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Adrift in New York: Tom and Florence Braving the World, a novel by Horatio Alger

Chapter 30. Florence Is Followed Home

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_ Chapter XXX. Florence Is Followed Home

"I am listening, madam," said Florence, inclining her head.

"I wish to speak to you about last evening, Miss Linden."

"I hope my playing was satisfactory, Mrs. Leighton. I did my best."

"I have no fault to find with your music. It came up to my expectations."

"I am glad of that, madam."

"I referred, rather, to your behavior, Miss Linden."

"I don't understand you, Mrs. Leighton," Florence responded, in unaffected surprise. "Please explain."

"You danced several times with my nephew, Mr. Percy de Brabazon."

"Twice, madam."

"I understood it was oftener. However, that is immaterial. You hardly seemed conscious of your position."

"What was my position, Mrs. Leighton?" asked Florence, quietly, looking her employer in the face. "Well--ahem!" answered Mrs. Leighton, a little ill at ease, "you were a hired musician."


"And you acted as if you were an invited guest."

"I am sorry you did not give me instructions as to my conduct," said the governess, coldly. "I should not have danced if I had been aware that it was prohibited."

"I am sorry, Miss Linden, that you persist in misunderstanding me. Mr. de Brabazon, being in a different social position from yourself, it looked hardly proper that he should have devoted himself to you more than to any other lady."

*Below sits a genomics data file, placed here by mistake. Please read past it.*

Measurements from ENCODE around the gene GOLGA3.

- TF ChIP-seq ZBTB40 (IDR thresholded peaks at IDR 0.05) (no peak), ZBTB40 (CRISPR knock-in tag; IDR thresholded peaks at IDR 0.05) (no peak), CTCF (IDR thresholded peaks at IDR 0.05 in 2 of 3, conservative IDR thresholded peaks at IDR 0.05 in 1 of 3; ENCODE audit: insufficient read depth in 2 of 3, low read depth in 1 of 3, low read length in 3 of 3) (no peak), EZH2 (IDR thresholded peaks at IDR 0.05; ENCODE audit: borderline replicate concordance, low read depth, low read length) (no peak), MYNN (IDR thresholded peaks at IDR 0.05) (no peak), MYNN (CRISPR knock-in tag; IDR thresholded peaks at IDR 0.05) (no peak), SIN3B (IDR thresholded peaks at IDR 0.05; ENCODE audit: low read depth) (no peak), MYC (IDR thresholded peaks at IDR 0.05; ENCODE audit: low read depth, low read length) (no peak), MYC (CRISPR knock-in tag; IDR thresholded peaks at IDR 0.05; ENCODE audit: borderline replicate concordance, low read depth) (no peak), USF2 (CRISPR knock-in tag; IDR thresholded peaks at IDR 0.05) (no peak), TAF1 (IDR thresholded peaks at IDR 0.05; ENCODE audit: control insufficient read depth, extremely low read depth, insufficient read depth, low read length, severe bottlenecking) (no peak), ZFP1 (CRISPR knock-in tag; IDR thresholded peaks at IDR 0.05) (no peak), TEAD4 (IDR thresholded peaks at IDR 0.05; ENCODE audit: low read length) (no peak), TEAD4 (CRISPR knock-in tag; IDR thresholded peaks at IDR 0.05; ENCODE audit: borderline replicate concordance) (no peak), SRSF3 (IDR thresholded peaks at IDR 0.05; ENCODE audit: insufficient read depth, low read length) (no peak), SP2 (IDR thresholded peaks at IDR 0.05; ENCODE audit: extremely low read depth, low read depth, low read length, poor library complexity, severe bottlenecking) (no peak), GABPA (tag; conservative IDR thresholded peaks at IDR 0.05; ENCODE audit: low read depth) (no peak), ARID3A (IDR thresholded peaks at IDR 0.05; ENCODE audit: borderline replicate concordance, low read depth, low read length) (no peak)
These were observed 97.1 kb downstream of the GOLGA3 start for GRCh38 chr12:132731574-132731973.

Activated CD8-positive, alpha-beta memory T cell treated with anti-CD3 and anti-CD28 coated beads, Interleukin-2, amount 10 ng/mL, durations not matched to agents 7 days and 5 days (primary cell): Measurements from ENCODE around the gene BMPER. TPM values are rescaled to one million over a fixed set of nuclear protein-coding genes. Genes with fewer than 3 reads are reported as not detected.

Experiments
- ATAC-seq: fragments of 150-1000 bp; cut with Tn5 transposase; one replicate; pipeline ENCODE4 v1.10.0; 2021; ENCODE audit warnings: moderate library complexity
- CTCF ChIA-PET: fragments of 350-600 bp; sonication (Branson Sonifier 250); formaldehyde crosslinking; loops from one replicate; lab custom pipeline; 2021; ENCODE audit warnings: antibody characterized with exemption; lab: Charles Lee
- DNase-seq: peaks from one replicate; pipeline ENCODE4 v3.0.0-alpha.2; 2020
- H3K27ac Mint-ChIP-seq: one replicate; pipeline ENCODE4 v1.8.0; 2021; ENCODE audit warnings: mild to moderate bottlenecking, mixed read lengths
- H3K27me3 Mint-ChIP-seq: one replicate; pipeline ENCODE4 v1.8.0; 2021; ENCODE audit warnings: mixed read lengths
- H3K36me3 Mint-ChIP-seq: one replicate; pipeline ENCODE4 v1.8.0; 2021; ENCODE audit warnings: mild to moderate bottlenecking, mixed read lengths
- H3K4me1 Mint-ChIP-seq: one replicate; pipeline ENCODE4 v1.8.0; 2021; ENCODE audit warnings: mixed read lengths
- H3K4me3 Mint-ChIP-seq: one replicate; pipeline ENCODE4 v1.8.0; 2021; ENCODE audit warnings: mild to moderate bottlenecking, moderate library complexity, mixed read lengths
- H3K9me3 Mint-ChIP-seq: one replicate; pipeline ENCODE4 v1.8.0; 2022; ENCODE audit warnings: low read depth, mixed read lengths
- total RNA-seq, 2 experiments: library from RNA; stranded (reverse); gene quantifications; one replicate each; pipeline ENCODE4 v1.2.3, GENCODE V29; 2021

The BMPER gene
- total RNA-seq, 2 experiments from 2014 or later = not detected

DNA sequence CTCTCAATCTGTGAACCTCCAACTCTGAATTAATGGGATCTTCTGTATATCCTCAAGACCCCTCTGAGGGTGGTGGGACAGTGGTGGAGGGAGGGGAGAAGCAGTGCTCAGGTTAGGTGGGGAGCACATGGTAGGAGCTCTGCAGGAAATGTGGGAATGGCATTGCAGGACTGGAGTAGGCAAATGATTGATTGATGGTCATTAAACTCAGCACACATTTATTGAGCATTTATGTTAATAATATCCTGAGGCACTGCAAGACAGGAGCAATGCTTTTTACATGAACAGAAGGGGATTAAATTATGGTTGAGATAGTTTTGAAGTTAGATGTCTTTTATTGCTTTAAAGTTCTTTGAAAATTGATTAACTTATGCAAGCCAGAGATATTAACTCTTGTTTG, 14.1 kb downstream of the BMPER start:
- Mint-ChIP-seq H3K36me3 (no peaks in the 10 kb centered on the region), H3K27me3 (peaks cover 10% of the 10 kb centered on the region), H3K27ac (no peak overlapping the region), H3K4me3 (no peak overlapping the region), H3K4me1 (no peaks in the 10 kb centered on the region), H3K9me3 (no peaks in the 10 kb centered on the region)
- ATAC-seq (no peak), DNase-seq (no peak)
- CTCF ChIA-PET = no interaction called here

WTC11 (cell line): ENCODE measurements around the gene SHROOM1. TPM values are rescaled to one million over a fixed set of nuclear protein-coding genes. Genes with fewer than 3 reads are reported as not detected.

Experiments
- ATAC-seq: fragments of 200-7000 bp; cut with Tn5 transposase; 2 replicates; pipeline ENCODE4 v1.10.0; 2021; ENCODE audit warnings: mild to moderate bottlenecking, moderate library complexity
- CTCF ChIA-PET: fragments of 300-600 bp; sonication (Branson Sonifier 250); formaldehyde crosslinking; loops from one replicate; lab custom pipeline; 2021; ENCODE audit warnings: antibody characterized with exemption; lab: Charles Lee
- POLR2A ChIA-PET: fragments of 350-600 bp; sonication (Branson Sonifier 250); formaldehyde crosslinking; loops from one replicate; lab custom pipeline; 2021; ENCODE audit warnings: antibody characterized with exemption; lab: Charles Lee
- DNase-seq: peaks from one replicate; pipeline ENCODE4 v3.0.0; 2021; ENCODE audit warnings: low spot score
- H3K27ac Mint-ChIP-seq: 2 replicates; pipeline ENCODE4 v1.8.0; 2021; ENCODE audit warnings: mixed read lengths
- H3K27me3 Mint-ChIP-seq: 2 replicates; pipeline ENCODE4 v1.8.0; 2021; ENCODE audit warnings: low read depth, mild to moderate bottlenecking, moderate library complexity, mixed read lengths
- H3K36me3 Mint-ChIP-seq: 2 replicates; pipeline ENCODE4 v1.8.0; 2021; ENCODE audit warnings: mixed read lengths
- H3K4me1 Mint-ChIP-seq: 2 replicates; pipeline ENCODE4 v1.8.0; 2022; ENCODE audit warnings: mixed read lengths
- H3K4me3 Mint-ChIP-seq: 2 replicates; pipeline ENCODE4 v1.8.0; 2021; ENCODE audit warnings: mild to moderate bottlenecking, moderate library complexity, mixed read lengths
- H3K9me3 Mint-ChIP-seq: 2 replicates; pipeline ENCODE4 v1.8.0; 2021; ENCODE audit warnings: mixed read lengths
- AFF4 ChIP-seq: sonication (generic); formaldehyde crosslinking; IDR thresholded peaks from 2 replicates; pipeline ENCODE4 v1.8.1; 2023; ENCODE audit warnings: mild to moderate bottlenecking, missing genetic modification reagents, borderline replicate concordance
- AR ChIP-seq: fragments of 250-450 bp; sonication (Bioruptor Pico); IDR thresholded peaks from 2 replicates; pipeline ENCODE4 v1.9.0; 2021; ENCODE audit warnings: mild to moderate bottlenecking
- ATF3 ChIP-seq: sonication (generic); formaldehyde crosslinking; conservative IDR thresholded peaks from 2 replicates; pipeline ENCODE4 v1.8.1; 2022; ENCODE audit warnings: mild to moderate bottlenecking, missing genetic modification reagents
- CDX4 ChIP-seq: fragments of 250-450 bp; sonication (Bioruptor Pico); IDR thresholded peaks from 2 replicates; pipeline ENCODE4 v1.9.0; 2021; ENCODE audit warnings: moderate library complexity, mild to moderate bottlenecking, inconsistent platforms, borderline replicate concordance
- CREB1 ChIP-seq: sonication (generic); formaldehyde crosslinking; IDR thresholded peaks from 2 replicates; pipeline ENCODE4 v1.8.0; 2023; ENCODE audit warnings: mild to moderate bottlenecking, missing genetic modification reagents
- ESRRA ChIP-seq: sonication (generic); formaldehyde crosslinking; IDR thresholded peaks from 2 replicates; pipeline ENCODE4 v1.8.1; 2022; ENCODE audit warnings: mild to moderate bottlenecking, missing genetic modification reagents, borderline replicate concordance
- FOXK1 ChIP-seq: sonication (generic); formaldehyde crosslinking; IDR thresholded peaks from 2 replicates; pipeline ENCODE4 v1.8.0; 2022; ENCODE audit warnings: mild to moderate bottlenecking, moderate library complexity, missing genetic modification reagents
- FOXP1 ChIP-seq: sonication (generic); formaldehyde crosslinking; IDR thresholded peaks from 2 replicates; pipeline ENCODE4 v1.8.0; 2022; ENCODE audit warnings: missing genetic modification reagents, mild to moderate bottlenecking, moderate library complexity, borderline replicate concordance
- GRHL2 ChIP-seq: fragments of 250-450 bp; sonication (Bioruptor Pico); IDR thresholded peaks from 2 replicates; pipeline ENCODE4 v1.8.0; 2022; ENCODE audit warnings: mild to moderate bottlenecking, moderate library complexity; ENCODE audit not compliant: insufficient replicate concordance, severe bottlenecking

"Did he? I was not aware of it. Don't you think, under the circumstances, that he is the one whom you should take to task? I didn't invite his attentions."

"You seemed glad to receive them."

"I was. He is undoubtedly a gentleman."

"Certainly he is. He is my nephew."

"It was not my part to instruct him as to what was proper, surely."

"You are very plausible. Miss Linden, I think it right to tell you that your conduct was commented upon by one of my lady guests as unbecoming. However, I will remember, in extenuation, that you are unaccustomed to society, and doubtless erred ignorantly."

Florence bowed, but forbore to make any remark.

"Do you wish to speak further to me, Mrs. Leighton?"

"No, I think not."

"Then I will bid you good-morning."

When the governess had left the house, Mrs. Leighton asked herself whether in her encounter with her governess the victory rested with her, and she was forced to acknowledge that it was at least a matter of doubt.

"Miss Linden is a faithful teacher, but she does not appear to appreciate the difference that exists between her and my guests. I think, however, that upon reflection, she will see that I am right in my stricture upon her conduct."

Florence left the house indignant and mortified. It was something new to her to be regarded as a social inferior, and she felt sure that there were many in Mrs. Leighton's position who would have seen no harm in her behavior on the previous evening.

Four days afterward, when Florence entered the Madison Avenue car to ride downtown, she had scarcely reached her seat when an eager voice addressed her:

"Miss Linden, how fortunate I am in meeting you!"

Florence looked up and saw Mr. de Brabazon sitting nearly opposite her.

Though she felt an esteem for him, she was sorry to see him, for, with Mrs. Leighton's rebuke fresh in her mind, it could only be a source of embarrassment, and, if discovered, subject her in all probability to a fresh reprimand.

"You are kind to say so, Mr. de Brabazon."